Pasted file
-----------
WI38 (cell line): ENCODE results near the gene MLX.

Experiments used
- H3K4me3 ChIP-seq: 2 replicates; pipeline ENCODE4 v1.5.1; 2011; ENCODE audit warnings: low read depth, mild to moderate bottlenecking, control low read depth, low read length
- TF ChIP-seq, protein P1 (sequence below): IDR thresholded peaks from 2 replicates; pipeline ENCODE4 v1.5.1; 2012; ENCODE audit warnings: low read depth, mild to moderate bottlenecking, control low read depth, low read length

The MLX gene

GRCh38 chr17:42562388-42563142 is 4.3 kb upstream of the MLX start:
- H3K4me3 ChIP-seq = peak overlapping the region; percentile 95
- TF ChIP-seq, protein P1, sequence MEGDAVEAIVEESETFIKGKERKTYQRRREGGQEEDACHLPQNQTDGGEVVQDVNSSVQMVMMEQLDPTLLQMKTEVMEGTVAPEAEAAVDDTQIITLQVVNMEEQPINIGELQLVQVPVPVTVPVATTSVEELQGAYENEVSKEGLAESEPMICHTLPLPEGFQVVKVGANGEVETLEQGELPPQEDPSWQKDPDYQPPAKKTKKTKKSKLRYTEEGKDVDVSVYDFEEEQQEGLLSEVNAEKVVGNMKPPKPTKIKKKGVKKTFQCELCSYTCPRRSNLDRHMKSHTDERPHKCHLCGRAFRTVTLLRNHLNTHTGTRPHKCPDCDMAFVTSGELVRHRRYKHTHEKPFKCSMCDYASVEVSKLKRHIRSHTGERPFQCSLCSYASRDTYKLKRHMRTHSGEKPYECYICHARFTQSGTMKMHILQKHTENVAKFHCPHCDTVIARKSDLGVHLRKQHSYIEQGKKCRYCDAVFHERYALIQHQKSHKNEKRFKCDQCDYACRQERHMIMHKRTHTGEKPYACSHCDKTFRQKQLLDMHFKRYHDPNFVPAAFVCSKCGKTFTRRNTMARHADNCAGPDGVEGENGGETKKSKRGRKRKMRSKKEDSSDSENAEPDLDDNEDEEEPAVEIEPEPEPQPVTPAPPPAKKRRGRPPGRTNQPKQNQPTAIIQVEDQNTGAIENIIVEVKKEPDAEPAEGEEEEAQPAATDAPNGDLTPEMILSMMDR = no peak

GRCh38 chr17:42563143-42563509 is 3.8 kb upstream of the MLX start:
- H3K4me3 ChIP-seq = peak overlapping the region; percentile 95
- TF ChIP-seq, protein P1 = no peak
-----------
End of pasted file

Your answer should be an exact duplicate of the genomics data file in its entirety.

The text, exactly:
WI38 (cell line): ENCODE results near the gene MLX.

Experiments used
- H3K4me3 ChIP-seq: 2 replicates; pipeline ENCODE4 v1.5.1; 2011; ENCODE audit warnings: low read depth, mild to moderate bottlenecking, control low read depth, low read length
- TF ChIP-seq, protein P1 (sequence below): IDR thresholded peaks from 2 replicates; pipeline ENCODE4 v1.5.1; 2012; ENCODE audit warnings: low read depth, mild to moderate bottlenecking, control low read depth, low read length

The MLX gene

GRCh38 chr17:42562388-42563142 is 4.3 kb upstream of the MLX start:
- H3K4me3 ChIP-seq = peak overlapping the region; percentile 95
- TF ChIP-seq, protein P1, sequence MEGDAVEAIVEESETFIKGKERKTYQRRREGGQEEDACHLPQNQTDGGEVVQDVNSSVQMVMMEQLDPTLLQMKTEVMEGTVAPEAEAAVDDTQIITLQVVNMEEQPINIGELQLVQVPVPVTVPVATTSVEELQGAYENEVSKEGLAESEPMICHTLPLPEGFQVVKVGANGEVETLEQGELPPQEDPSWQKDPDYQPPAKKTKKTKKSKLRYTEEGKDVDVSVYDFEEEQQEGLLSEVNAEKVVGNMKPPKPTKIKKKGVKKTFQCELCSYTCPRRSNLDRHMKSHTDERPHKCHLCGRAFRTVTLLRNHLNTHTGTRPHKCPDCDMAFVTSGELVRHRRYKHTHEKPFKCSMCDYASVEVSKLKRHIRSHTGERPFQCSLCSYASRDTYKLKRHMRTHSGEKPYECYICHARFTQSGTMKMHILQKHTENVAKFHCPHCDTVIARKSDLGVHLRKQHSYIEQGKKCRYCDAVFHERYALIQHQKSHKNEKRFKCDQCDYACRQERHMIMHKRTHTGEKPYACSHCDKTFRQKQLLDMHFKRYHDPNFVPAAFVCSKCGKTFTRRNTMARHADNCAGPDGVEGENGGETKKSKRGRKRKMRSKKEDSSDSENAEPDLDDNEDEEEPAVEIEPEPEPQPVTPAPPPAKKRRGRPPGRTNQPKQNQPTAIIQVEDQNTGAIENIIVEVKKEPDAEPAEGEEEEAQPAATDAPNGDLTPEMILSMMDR = no peak

GRCh38 chr17:42563143-42563509 is 3.8 kb upstream of the MLX start:
- H3K4me3 ChIP-seq = peak overlapping the region; percentile 95
- TF ChIP-seq, protein P1 = no peak